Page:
• Consider giving an office gift—bring coffee or donuts to the office for everyone, buy an assortment of teas for the staff lounge, replace the microwave that everyone hates, etc
  • Organize an office Secret Santa—it's a great way to boost morale and have fun, without needing to decide who to buy for. (Hint: We love Elftser for easy Secret Santa organizing!)

Neighbors

Hey mama,

It's the time of year again.

You know what I'm talking about. From Halloween to New Years Eve, where all the sweets and treats come out in full force, and it seems like the universe is plotting to take you down.

You may feel overwhelmed by the weight of it all. After all, history has taught you that you can't make it through the holiday season successfully.

Maybe you can't get by without eating all the holiday treats and feeling like a failure. Maybe you end the holidays vowing to be a better person and start the New Year on the latest detox diet. You are all too familiar with the guilt and shame that comes with holiday eating cycle and how this robs you of joy of the season.

You may have managed to contain some element of self-control over the year. Maybe you carefully avoid those treats that you know you can't simply eat one of, or maybe you've skipped dessert and stayed clear from all the sweets. Maybe you've felt like you're doing well on your latest diet and are worried about how this incoming holiday treat wave will sabotage your success.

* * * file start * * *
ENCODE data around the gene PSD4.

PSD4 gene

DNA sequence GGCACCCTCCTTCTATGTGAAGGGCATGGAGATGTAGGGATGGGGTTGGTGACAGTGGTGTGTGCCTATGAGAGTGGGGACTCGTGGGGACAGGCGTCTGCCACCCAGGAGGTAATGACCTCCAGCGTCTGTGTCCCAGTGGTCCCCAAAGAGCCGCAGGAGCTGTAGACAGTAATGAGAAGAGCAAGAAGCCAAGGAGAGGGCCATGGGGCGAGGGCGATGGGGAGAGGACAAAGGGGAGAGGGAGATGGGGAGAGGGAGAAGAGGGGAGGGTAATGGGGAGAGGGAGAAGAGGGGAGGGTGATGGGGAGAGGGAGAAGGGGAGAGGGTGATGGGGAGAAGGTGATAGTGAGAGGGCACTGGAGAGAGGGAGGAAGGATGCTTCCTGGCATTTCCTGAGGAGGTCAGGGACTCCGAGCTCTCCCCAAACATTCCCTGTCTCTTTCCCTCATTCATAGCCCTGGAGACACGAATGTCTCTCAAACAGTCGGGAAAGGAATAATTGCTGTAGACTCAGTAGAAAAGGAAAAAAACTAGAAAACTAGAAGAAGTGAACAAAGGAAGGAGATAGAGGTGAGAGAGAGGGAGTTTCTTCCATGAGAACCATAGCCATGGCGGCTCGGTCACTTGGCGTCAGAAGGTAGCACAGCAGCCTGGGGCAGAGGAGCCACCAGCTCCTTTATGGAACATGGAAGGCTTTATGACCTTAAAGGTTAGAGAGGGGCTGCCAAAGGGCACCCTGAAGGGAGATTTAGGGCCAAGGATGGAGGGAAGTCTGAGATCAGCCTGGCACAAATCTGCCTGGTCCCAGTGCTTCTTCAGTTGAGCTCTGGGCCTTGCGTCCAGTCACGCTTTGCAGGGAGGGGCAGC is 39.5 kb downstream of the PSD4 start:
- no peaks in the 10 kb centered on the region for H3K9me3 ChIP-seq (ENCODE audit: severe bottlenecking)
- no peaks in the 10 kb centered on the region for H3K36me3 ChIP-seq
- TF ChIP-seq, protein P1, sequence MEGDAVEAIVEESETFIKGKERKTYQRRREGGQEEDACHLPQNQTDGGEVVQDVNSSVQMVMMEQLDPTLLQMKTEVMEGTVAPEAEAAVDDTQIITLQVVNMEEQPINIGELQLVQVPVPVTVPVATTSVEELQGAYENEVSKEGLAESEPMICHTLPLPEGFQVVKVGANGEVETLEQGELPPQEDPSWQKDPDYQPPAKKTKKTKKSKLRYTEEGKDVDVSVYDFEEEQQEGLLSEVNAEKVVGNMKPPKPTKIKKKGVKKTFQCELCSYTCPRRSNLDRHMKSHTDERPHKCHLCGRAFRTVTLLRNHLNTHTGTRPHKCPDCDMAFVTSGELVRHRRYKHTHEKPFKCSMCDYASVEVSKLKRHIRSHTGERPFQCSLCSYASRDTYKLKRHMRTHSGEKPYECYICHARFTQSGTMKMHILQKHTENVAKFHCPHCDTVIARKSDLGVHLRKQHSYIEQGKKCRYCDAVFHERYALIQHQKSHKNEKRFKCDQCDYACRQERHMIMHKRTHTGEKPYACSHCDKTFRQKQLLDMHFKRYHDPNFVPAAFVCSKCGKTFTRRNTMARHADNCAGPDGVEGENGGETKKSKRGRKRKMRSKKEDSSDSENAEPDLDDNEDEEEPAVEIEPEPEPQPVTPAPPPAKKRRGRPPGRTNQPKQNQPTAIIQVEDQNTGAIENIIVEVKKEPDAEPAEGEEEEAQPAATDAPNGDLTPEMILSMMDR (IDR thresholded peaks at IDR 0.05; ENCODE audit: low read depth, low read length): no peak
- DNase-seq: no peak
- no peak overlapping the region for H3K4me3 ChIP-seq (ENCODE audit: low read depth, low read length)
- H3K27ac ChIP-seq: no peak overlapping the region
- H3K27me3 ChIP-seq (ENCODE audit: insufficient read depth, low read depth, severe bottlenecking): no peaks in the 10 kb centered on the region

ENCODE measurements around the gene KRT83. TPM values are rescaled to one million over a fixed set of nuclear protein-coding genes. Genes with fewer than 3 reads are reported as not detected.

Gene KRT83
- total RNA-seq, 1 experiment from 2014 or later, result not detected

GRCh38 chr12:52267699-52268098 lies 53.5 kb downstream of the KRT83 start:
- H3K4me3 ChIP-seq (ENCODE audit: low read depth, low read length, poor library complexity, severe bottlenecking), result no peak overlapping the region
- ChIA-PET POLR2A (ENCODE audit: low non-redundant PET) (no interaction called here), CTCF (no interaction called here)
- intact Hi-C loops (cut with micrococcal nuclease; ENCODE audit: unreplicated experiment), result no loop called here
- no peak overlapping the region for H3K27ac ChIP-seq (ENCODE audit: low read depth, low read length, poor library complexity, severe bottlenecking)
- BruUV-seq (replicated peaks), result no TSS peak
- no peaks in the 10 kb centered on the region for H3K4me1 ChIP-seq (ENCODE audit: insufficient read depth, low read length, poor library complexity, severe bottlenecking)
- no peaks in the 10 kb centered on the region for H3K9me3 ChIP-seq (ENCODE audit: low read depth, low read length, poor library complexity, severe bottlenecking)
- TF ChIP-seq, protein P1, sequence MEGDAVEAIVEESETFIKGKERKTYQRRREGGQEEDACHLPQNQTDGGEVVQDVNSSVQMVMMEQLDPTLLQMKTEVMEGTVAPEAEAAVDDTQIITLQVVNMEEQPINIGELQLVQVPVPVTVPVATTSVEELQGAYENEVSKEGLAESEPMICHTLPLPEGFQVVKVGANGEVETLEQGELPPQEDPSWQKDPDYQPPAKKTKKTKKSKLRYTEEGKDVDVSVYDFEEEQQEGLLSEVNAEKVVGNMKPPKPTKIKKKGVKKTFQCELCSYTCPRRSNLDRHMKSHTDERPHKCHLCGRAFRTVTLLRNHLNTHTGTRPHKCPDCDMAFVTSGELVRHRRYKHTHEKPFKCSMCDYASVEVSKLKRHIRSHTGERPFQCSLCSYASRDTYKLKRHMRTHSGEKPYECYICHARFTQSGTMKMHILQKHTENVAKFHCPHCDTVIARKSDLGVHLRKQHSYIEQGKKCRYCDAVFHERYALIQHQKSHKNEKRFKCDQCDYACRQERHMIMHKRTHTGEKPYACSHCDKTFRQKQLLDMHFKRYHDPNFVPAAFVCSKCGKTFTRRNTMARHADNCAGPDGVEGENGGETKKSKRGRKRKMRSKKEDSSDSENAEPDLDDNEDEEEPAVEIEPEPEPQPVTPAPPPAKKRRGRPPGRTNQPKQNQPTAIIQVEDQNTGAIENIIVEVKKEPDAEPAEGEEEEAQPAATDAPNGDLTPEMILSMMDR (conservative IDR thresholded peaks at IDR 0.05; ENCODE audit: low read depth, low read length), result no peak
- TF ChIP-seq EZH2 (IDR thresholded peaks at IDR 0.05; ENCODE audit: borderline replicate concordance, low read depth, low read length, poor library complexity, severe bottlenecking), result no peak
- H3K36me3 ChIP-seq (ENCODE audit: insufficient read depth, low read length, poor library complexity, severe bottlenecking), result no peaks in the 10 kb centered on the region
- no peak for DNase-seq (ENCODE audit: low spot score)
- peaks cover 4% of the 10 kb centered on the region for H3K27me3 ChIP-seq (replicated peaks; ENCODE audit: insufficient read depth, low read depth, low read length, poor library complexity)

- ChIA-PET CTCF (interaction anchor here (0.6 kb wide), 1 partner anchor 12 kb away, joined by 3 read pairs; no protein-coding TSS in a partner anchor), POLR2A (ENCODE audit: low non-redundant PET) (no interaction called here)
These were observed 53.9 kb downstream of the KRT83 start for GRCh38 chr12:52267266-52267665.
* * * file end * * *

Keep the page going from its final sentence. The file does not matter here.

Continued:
Whatever you're worried about, the fear is real and paralyzing, taking up that precious mental space as your thoughts are consumed about food and your body.

It may be hard to think about anything else when you mind is controlled by the rules that dictate what you should and shouldn't be eating. Maybe seeing your spouse or kids eat those holiday treats creates more anxiety for you and sends you on the brink of losing your mind as these food issues become all consuming.

But have you ever stopped to ask yourself, where is this fear coming from and why is it controlling your life?

Do you ever feel like a failure at eating because you inhaled that bag of fun-sized candy bars or scarfed through a dessert faster than anyone could say, "Trick or Treat?"

Are you embarrassed that something as normal as food feels like such a struggle?

Does overeating or an emotional eating episode send you on a downward tailspin in self-loathing?

How many times have you stepped on the scale, only to feel miserable about yourself for the rest of the day?

I want to let you in on a secret.

You are not failing, mama.

That desire to eat all the holiday foods or binge on sweets doesn't mean that you've screwed up or that you have no self-control.

You're not a failure for wanting to eat all the things you don't normally let yourself eat or for breaking all the food rules you've set in place to give you more "control."

You don't need more willpower, another diet or more ways to become disciplined.

What you need, sweet mama, is permission.

Permission to eat those foods that you crave every year, like a slice of your Grandmother's special holiday dish or the piece of pumpkin cheesecake everyone's eating at your office party.